It wasn’t just the understuffing and the beans that made them a hit, though—it was Warner’s habit of “retiring” them.
While Beanie Babies weren’t a huge success when they launched in 1993—in fact, they sold so poorly that several stores began refusing to carry them—by 1995, Beanie collecting had begun to emerge as a hobby. There was apparently a group of Chicago-area women who had first noticed the toys in gift shops, thought they were cute, and began buying them for fun. Soon, though, they started comparing their collections and noticing discrepancies. Warner had revised the face on his teddy bear (ever the perfectionist, Warner actually revised his toys quite frequently). He had changed the bear’s name from Brownie to Cubbie. And certain tags had been revised.
This wasn’t just a fun hobby—these were Franklin Mint–level shenanigans.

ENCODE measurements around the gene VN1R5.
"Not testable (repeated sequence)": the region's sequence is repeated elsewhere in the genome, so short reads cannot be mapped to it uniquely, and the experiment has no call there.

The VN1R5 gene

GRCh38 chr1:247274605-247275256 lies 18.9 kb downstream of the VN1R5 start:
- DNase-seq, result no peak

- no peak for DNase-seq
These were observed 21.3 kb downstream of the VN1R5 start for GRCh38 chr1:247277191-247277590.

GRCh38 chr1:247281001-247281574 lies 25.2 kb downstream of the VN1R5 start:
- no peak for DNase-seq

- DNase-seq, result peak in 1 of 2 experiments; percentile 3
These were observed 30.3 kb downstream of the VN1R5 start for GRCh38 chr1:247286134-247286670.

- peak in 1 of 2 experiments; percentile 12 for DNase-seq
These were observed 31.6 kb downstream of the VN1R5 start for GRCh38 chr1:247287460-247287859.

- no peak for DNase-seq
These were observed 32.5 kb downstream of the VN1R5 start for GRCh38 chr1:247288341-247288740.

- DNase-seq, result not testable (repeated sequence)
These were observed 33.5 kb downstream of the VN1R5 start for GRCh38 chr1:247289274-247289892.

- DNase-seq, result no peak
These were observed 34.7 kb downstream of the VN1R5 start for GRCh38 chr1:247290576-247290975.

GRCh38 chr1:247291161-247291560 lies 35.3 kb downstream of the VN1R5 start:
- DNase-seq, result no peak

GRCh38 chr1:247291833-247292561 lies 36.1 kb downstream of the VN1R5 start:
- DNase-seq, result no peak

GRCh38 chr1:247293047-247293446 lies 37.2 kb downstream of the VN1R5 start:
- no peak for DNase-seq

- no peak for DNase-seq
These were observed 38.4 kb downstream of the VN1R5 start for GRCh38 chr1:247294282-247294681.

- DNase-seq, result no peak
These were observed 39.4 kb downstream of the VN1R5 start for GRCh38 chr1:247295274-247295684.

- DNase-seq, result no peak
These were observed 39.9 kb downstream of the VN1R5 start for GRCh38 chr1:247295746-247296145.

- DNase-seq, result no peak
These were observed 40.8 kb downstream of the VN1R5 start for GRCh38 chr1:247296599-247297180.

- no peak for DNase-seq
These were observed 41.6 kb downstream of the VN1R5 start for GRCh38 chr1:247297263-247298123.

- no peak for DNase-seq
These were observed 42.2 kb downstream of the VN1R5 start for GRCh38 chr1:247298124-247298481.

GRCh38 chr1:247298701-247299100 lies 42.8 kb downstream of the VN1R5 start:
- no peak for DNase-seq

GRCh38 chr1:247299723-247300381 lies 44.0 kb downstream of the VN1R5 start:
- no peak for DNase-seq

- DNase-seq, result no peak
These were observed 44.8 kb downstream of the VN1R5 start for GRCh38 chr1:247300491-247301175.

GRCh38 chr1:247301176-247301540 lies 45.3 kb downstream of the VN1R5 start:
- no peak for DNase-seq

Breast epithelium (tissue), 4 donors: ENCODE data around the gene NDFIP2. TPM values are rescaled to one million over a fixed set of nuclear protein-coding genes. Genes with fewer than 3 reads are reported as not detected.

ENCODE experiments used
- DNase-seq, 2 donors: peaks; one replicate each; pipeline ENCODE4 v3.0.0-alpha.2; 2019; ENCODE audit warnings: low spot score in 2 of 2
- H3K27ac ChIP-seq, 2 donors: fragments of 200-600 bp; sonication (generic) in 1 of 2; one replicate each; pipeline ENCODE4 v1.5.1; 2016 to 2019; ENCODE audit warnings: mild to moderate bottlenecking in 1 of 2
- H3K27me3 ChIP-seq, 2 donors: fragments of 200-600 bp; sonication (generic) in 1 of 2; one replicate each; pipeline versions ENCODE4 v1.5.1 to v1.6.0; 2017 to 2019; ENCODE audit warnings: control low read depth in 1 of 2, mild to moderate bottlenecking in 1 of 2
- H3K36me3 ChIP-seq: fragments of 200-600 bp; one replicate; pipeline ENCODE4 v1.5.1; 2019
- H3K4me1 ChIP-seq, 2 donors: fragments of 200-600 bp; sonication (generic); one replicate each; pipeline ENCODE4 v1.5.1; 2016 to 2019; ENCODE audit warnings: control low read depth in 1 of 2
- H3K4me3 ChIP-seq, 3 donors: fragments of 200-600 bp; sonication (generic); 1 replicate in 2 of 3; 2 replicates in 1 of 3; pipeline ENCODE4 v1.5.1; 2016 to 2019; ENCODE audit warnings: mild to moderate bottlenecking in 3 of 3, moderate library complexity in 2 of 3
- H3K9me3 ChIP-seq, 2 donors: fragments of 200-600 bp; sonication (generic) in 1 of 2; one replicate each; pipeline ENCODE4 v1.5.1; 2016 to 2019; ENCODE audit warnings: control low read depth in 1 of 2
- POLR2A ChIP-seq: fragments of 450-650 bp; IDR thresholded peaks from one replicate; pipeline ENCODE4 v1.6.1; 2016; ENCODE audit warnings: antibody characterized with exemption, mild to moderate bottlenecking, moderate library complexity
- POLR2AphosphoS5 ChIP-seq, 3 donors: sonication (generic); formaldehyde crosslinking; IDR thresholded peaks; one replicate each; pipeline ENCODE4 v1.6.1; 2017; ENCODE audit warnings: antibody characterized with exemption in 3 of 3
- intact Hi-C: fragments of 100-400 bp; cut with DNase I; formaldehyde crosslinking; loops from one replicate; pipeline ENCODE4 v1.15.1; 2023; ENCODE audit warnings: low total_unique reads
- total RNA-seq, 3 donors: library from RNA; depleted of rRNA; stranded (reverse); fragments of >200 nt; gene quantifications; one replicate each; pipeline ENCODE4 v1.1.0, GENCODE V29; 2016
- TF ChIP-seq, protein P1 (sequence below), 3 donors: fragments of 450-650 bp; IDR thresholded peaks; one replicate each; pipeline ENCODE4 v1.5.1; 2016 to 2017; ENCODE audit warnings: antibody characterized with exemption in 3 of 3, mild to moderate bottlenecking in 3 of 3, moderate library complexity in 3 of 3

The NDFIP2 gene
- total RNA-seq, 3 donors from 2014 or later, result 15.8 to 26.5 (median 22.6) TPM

From the Chicago area, Beanie mania began to spread across the United States and eventually the globe. Warner and his company were mostly caught off guard by the insanity—they’d made the things to sell for a few bucks at gift shops, not to tip off a worldwide craze—but they did their best to stay out in front of it, releasing and retiring Beanies on a whim, and treating each new product like an event. When the occasional production error happened—such as when Peanut the Elephant was released in royal blue instead of sky blue—the price would skyrocket. The fury was, of course, fueled by the parallel rise of eBay—the now-quaint internet auction site where you could find literally anything, bid on it, and then lose.